INSEAD Knowledge: Although it’s almost ten years since Blue Ocean Strategy was published, its impact has not diminished but continues to grow. Whether in Asia, Europe, North or South America, Africa or the Middle East, senior leaders in business, government, and the non-profit sector have embraced blue ocean strategy with great enthusiasm. Have you ever considered why blue ocean strategy has had the impact that it has? And would these causes make blue ocean leadership another one of the most impactful management concepts in years to come?
Kim & Mauborgne: There are real economic reasons for the rising global interest in Blue Ocean Strategy that our ten-year anniversary issue of the book will articulate, which will be out in early 2015. At a more fundamental level, however, there are four factors that we see as central to building an idea of lasting impact: 1) Does the idea address an issue of central importance to business and to our economies? 2) Is the idea grounded in robust research and theory? 3) Does the idea present useful tools and frameworks for organisations and individuals to act on the idea? 4) And lastly, is the idea expressed in a way that captures the imagination and can be understood by all? As we set out on our research journey that forms the basis of our book and now spans more than twenty-five years, at some level of consciousness these were the questions that we continuously challenged ourselves on and strived to meet whether perfectly or imperfectly.
Will blue ocean leadership have the same level of impact that blue ocean strategy has had? Only time will tell. However, so far the interest around the world has been strong and rising. One small indicator is that Harvard Business Review Press’s webinar on Blue Ocean Leadership was said to be one of the most attended of any in its history. As organisations increasingly strive to unlock employees’ creativity, ideas, and energy and as leaders simultaneously find themselves increasingly short of time yet needing to make a big impact, there is strong ground to surmise that blue ocean leadership will take on rising importance. Blue ocean leadership offers organisations a practical and actionable framework and process to create a step change in leadership strength fast and at low cost.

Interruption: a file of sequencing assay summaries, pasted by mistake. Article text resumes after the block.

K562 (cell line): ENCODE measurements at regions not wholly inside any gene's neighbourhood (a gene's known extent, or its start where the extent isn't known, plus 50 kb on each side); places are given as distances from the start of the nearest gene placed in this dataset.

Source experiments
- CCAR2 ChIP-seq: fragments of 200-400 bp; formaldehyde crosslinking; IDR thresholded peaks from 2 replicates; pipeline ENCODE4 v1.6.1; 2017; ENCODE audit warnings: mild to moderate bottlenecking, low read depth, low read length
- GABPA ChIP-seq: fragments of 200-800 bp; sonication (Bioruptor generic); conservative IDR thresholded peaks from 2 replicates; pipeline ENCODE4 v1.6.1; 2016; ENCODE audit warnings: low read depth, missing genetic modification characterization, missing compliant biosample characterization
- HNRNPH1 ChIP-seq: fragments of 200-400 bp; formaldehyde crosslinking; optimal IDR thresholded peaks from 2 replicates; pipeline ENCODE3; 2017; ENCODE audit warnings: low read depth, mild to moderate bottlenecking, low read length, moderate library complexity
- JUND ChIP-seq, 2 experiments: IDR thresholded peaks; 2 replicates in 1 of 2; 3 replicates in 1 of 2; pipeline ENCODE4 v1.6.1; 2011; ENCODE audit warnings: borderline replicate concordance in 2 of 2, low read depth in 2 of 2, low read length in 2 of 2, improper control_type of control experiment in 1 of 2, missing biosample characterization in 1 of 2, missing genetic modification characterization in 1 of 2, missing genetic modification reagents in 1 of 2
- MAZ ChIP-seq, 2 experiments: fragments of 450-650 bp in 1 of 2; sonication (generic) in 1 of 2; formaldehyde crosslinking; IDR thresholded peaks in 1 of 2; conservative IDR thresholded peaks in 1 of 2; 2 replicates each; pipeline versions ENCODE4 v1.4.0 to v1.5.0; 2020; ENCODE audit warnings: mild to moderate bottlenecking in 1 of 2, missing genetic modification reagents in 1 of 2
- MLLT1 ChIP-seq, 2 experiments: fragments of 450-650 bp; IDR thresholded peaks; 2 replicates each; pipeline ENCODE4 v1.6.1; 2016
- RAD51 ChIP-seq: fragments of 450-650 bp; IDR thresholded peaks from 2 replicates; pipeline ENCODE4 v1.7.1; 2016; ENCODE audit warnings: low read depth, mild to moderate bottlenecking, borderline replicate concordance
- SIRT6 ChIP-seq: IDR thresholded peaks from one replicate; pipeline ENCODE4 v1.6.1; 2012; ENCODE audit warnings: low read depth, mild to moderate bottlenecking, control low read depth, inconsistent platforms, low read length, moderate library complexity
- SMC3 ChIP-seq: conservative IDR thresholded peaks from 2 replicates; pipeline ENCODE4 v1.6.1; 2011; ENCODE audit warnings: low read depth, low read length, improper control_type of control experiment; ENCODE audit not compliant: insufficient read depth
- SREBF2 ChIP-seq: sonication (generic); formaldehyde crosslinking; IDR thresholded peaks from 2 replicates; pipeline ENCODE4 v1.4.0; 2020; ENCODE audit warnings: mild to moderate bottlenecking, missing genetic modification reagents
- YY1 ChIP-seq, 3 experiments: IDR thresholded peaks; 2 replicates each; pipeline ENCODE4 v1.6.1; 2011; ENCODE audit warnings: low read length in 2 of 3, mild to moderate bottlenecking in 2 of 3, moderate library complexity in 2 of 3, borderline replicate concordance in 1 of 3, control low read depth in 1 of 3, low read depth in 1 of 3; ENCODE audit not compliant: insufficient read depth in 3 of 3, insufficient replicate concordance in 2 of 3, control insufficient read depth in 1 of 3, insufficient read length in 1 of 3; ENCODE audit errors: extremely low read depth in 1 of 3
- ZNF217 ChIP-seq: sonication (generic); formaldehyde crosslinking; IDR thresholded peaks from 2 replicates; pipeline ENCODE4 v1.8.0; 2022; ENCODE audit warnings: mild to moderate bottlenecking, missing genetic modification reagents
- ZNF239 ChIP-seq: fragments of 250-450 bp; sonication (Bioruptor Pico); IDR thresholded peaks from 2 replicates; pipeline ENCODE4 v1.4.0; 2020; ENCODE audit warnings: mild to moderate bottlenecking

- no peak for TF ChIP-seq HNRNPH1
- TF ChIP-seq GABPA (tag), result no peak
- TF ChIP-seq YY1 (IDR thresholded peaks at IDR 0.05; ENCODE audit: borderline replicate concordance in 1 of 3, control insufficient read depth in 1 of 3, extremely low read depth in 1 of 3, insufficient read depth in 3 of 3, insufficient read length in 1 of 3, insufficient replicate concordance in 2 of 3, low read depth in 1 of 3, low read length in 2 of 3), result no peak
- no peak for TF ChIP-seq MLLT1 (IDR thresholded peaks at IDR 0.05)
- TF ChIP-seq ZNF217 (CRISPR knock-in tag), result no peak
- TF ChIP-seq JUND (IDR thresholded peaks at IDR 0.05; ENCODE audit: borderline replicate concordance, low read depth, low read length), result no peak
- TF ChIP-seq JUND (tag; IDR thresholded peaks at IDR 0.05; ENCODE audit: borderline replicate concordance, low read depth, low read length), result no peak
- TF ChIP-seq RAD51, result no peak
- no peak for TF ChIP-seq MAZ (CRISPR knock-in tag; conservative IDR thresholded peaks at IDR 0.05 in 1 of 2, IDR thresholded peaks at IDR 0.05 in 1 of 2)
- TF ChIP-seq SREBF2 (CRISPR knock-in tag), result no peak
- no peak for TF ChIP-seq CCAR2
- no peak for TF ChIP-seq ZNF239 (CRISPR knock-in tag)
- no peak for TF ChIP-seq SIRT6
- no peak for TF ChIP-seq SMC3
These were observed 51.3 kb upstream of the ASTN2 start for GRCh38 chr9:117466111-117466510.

INSEAD Knowledge: Blue Ocean has been transferred from strategy to leadership. Do you think that there is any possibility that this concept and framework could be used to analyse other fields of management, like marketing or finance?
Kim & Mauborgne: Yes. In fact, this has already occurred. As of today blue ocean strategy is being taught in more than 1700 universities and more than 100 countries around the world, not only in the strategy area but also in areas such as marketing and finance. Our colleague at INSEAD, Hong Zhang just published an excellent case entitled Blue Ocean Finance that he wrote with the heads of Treasury at both Citi and Roche. Blue ocean strategy has also been applied to the area of entrepreneurship and is receiving high-profile attention. Governments and the public sector too are actively embracing blue ocean strategy with the Malaysian government a prime example. For those interested in reading specific examples of how blue ocean strategy has been applied, they can be found in the eLibrary on www.blueoceanstrategy.com. We expect to see blue ocean strategic thinking and its concepts and frameworks getting adopted in more areas of study and practice.
W. Chan Kim and Renée Mauborgne are Professors of Strategy at INSEAD and Co-Directors of the INSEAD Blue Ocean Strategy Institute. They are the authors of Blue Ocean Strategy, which has sold over 3.5 million copies, is being published in a record-breaking 43 languages, and is a bestseller across five continents. They are ranked No. 2 in The Thinkers50 listing of the World’s Top Management Gurus and are the recipients of numerous academic and management awards including the Nobels Colloquia Prize for Leadership on Business and Economic Thinking, the Carl S. Sloane Award by the Association of Management Consulting Firms, the Leadership Hall of Fame by Fast Company, and the Eldridge Haynes Prize by the Academy of International Business among others. Kim is an advisor to several national governments and Mauborgne is a member of President Barack Obama’s Board of Advisors on education.
INSEAD is the home of the Blue Ocean Strategy programme, which is designed to help executives successfully implement the Blue Ocean Strategy in their organisations.
This article is an outgrowth of Kim and Mauborgne’s study on Blue Ocean Leadership originally published in Harvard Business Review, May 2014.